Reloads?


sdf2000

New member
Why do some hand guns say no reloads???
 

bplv

New member
From what I've read, glocks barrels don't do well with lead bullets, common in reloading to reduce price.
 

Red Hat

New member
From what I've read, glocks barrels don't do well with lead bullets, common in reloading to reduce price.
That depends on who is making the bullets. Bullet casters are making lead bullets now that won't lead the barrel and will hold up to magnum velocity. I use Linotype in my cast bullets and I guarantee they won't lead a barrel.
Linotype and Gas Checks = High Velocity rounds
 

DrDavidM

New member
I think it is like Redhat said, to cover them if you do something stupid. That way if you blow the gun up by putting twice the powder charge, they can say, we told you not to use reloads. Follow loading instructions and you won't have a problem.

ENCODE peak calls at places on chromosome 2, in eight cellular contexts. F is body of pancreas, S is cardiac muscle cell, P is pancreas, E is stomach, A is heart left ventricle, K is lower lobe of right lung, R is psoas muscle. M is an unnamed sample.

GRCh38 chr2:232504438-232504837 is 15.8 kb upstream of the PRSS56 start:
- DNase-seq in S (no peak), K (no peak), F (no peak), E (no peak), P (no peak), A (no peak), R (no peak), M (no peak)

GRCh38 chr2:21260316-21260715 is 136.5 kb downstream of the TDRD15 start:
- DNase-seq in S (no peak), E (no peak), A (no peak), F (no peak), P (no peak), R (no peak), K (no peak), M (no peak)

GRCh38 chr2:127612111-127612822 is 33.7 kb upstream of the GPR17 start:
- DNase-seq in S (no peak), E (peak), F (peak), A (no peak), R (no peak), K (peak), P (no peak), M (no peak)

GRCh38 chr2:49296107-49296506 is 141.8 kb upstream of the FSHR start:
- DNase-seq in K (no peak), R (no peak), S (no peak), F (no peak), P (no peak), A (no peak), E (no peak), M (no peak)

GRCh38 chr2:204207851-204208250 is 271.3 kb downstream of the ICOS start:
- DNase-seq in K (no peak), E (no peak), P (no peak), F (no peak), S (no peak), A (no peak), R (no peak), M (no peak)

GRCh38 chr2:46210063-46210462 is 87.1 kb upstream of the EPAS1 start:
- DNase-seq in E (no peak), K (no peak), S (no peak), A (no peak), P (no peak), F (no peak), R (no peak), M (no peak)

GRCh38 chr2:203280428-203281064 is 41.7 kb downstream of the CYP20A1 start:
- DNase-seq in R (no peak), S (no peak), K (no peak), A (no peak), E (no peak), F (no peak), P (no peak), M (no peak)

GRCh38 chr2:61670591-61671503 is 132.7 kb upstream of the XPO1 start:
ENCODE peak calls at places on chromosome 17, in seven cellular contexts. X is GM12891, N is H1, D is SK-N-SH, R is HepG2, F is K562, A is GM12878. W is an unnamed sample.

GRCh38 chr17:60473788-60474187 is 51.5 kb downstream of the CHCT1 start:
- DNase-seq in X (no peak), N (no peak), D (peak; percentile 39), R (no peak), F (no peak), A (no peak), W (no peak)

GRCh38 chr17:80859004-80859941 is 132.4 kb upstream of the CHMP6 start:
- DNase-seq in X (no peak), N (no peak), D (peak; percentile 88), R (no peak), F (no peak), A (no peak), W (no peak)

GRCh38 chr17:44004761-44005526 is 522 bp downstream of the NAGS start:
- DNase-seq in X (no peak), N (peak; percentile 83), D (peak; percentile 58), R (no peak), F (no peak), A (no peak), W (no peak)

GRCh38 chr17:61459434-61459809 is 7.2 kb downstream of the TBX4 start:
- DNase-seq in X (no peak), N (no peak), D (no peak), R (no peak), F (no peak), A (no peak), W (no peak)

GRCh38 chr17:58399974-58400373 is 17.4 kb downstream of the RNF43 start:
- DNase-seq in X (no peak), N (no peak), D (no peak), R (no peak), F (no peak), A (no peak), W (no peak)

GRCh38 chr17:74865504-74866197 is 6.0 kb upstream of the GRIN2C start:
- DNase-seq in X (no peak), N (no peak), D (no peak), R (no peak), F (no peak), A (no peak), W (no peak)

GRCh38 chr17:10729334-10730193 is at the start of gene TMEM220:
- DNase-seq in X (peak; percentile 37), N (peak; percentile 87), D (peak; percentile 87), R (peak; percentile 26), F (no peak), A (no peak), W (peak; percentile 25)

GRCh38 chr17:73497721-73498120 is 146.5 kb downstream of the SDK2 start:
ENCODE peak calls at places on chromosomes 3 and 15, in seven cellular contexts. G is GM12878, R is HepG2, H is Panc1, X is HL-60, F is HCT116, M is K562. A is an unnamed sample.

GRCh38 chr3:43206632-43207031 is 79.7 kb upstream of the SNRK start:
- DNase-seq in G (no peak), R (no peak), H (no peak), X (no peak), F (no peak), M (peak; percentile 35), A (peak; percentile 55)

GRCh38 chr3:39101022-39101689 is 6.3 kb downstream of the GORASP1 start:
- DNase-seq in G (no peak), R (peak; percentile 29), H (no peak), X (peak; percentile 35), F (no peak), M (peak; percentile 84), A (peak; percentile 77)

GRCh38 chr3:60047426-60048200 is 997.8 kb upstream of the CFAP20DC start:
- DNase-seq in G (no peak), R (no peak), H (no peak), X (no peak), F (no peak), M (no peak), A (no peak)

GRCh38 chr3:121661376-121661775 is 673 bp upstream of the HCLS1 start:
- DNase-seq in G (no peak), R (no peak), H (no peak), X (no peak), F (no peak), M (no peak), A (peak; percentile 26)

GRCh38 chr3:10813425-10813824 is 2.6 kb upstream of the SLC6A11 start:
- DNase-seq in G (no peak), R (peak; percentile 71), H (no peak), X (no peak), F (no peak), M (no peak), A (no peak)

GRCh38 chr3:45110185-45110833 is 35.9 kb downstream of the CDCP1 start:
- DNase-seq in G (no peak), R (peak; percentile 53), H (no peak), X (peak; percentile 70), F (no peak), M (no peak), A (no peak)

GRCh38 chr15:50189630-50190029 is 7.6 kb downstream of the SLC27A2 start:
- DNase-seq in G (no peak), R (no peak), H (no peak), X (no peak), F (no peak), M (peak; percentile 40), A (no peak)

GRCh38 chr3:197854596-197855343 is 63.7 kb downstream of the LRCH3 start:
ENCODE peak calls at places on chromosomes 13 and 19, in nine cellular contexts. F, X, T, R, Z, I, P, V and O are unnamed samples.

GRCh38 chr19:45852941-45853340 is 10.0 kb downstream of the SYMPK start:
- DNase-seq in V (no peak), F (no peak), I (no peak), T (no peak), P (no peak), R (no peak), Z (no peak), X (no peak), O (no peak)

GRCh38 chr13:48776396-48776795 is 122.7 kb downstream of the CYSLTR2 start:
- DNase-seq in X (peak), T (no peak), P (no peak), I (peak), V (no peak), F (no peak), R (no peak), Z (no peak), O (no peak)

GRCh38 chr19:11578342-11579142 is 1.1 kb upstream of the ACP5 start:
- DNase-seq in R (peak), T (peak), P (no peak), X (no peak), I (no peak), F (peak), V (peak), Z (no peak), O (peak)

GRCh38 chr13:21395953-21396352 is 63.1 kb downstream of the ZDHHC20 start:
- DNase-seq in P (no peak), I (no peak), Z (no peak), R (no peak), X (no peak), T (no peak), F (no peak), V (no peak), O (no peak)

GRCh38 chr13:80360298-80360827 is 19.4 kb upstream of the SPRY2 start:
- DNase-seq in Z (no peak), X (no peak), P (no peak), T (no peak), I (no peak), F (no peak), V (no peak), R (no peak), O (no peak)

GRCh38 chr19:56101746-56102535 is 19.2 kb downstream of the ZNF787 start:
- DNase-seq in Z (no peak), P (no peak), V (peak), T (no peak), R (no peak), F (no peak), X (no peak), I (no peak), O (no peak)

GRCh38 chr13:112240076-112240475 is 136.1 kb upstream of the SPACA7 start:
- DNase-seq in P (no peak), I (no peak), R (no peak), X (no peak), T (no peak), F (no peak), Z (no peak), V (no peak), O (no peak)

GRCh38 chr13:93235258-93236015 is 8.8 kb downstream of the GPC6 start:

RDW

New member
I'm sure that you have heard the expression " cover your a**"
This is just a form of CYA for the gun manufacturer. This way if something blows up in your face their corporate attorney can say " We told you "
 
one manufature I am familiar with that doesn't like reloads is GLOCK. In some ways, GLOCKs are great guns, in others, they are the pits.

When a cartridge is fired, the firing pin pushes the cartridg forward until it is stopped by either the chamber /throat junction, on a rimless case, or the rim on a rimmed case. Sometimes in a revolver chambered for a rimless case, the "moon clip" does the head spacing. When the cartridge fires, the case walls are forced to stick to the chamber walls, and the head of the case slams into the breec face, reseting the primer. The case actually stretches, then springs bac to it's original length as the pressure goes down,and in an auto loader, the action unlocks. It is then pulled from the chamber by the extractor. A couple of things happen here. If the brass is used a lot, the case doesn't spring back to it's original length, particularly with "hot " loads, and must be trimmed occaisionally, or else it will be too long, and cause insufficient headspace. This may causer a semiauto to not return to battery, or not return completely to battery, resulting in a cartridge going off not fully supported by the chamber. A "Kaboom"